Don’t be a “Strong Black Woman” this month

I’ve always found it interesting that the months that celebrate two of my immutable traits were next to each other, and even more tickled that they followed grammatical rules when it comes to identifying them: Black (February) Woman (March). I love my blackness and my womanhood like I love curry goat and white rice on Sunday after church.  Of course, there are things about both that I would like to “improve” upon, but overall, I love me, some me. I love Black women too, the way we move, speak, smell, nurture, fight, cry, laugh, dance, and cook. I love it all. I emphasize my love because I also recognize that parts of it is tainted. The parts that surround this taint is the inherent need to be “strong”.

The term “Strong Black Women” (SBW) is one that I have grown to dislike, and I’m slowly sliding toward detesting it. I have been culpable in using the term as a catch all compliment to my melaninnated  sisters; not realizing that I was possibly, simultaneously dismissing the plight of one by reminding her to be strong and praising this supposed strength of another, when she clearly didn’t want to be. Over the years I have come to realize that being a Strong Black Woman is literally killing black women. It’s a slow death, one that starts with the erosion of the soul and joys of life. Turning many of us in the “angry black woman” or giving us the title of crazy. On the physical side, it makes us feel we are unworthy or undeserving of true self-care, and this can leave us physically ill. There are two things I really want to discuss: 1) there is more than one way to be strong and 2) you are not required to be strong all the time. These simple facts (yes, they are indeed facts) are much easier said than done, given the culture we live in. Historical context shows us that even though women in general were deemed as the “weaker sex” they were required to shoulder the majority of the emotional burden of not only themselves, but also the ones they loved, in silence. An example of this is infidelity.  Historically, women are expected to not only accept the infidelity but pretend it never happened, even in the face of a love child that comes over from time to time. For black women, we are often forced to put our race before our gender as if there is anything a Caucasian person has done to a black woman, that a black person hasn’t done as well. The idea that we can separate the two is asinine at best, yet it is propagated as a fact that we (black women) willfully ignore.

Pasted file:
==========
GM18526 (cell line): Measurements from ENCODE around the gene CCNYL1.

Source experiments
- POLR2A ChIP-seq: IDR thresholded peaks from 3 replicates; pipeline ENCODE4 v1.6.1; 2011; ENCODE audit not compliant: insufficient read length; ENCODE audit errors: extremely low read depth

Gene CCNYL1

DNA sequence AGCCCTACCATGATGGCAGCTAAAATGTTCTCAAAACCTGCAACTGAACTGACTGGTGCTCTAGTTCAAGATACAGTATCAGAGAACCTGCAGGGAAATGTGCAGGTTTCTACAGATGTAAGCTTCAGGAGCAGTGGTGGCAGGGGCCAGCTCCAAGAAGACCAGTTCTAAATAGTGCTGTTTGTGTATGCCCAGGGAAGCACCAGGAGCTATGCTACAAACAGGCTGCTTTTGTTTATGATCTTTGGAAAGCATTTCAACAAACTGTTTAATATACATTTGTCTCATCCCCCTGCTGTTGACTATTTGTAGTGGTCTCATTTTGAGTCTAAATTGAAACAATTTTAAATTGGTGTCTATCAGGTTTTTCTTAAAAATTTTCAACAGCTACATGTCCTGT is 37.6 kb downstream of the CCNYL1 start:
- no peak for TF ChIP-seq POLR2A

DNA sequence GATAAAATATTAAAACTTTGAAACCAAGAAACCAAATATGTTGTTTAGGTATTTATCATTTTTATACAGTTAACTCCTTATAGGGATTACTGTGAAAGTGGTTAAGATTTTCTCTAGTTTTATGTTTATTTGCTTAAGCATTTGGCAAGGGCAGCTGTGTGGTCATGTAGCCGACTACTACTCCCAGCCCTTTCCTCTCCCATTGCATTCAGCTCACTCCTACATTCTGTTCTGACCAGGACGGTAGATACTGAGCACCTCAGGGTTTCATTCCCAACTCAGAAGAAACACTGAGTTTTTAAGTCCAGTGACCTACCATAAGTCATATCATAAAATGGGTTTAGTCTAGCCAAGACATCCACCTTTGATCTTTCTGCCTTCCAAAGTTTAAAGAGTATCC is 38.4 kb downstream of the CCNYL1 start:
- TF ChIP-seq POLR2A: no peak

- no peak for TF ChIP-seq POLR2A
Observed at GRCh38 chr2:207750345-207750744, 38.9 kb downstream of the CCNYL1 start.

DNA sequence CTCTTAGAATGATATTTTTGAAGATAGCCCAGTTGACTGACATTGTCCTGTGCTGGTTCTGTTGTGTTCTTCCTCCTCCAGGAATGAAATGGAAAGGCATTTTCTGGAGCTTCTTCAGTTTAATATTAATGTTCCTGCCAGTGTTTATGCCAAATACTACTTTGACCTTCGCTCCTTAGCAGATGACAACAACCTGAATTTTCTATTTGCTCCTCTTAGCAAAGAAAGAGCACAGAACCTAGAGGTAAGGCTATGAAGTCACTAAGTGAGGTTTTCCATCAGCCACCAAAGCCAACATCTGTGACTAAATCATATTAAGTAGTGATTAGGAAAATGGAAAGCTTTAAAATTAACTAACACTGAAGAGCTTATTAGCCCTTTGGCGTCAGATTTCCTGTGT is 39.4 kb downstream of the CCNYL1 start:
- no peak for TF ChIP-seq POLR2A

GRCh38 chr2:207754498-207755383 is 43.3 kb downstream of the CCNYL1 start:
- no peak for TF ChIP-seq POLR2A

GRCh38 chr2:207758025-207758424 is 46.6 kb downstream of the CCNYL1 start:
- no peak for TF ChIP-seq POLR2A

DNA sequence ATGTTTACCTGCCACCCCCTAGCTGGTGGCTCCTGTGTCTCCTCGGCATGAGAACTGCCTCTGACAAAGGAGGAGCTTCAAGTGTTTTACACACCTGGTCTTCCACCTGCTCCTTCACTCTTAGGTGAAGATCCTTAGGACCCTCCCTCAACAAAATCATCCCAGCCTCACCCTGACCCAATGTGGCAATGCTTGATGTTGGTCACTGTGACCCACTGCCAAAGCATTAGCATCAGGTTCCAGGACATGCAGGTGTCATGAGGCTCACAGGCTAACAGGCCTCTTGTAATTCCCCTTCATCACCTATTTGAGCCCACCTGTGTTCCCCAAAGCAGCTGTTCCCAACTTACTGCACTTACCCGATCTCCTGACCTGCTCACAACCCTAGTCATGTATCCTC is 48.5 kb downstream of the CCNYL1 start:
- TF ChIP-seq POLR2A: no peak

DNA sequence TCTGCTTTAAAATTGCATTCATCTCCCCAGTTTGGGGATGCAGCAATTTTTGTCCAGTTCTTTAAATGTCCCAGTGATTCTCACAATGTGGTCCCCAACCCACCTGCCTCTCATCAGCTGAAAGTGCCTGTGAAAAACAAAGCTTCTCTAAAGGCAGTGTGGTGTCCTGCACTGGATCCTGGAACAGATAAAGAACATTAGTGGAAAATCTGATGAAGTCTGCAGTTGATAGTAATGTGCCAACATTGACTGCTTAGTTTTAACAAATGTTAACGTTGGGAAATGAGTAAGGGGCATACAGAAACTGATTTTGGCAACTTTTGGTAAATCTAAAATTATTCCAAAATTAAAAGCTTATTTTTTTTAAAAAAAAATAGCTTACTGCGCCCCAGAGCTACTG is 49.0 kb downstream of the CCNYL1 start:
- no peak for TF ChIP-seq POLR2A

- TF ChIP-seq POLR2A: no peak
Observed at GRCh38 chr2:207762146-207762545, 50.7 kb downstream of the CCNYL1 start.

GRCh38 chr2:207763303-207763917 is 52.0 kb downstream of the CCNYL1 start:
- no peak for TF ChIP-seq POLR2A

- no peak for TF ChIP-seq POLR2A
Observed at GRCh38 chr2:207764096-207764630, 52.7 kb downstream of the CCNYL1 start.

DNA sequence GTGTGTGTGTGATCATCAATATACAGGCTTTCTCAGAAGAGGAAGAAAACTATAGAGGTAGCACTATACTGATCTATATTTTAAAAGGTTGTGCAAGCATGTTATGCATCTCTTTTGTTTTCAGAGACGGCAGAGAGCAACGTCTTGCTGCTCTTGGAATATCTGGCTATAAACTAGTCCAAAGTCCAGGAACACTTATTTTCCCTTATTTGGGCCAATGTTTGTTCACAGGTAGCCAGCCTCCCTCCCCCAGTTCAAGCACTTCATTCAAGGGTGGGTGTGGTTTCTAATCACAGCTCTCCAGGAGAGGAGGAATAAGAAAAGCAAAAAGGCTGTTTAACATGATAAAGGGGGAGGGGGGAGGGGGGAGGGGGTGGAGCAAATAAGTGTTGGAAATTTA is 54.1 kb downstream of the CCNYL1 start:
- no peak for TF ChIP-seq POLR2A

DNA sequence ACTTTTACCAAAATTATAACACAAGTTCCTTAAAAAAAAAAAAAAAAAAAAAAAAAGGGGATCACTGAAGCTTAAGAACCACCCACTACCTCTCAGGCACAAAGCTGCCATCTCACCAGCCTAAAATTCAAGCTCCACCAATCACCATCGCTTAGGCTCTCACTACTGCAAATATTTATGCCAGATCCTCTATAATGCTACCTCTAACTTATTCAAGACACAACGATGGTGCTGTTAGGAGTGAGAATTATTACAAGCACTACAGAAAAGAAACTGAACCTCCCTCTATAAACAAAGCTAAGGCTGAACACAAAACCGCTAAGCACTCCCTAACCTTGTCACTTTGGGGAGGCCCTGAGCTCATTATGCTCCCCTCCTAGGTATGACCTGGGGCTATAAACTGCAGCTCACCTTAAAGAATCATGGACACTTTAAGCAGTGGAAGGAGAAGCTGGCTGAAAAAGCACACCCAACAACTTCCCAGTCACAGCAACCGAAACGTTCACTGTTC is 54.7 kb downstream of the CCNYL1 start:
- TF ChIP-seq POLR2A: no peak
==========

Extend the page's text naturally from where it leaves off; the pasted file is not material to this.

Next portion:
Strong looks different for different people. However, whenever the term Strong Black Woman is used, it’s often used to depict a woman that is going through a terrible situation and appears unphased by it. Believe me when I tell you this…… she’s phased. She probably wants to cry and scream and throw a temper tantrum. She wants to question her deity, and everything else she believes in. She wants to sleep, or run away for a while, but she won’t; because that’s not what SBW do. We are supposed to persevere through any and all adversity at the expense of our own health and sanity. I cannot stress this enough, you are allowed to be vulnerable and still be a SBW. Your tears, and frustration are not a sign of weakness, they are signs of your humanity and yes, even strength. It’s not always easy to be vulnerable; to say, “hey, I need help.” or “hey, I am struggling.”. You are allowed to have bad days. You are allowed to grieve. You are allowed to not be there for someone in need, because you don’t have the mental or emotional capacity for it.  Self-care could literally be, allowing your self to process your emotions and act accordingly. It is not selfish to take care of yourself. When all is said and done, you are no good to anyone if you aren’t taking care of yourself.

So, this month, I challenge you to just be a black woman and all that it entails. Sometimes, this means ignoring your emotions to get a job done. But it also means crying to your friend because being a mother is overwhelming. I challenge you to view your vulnerability as a strength and in so doing, change the way we view Strong Black women.

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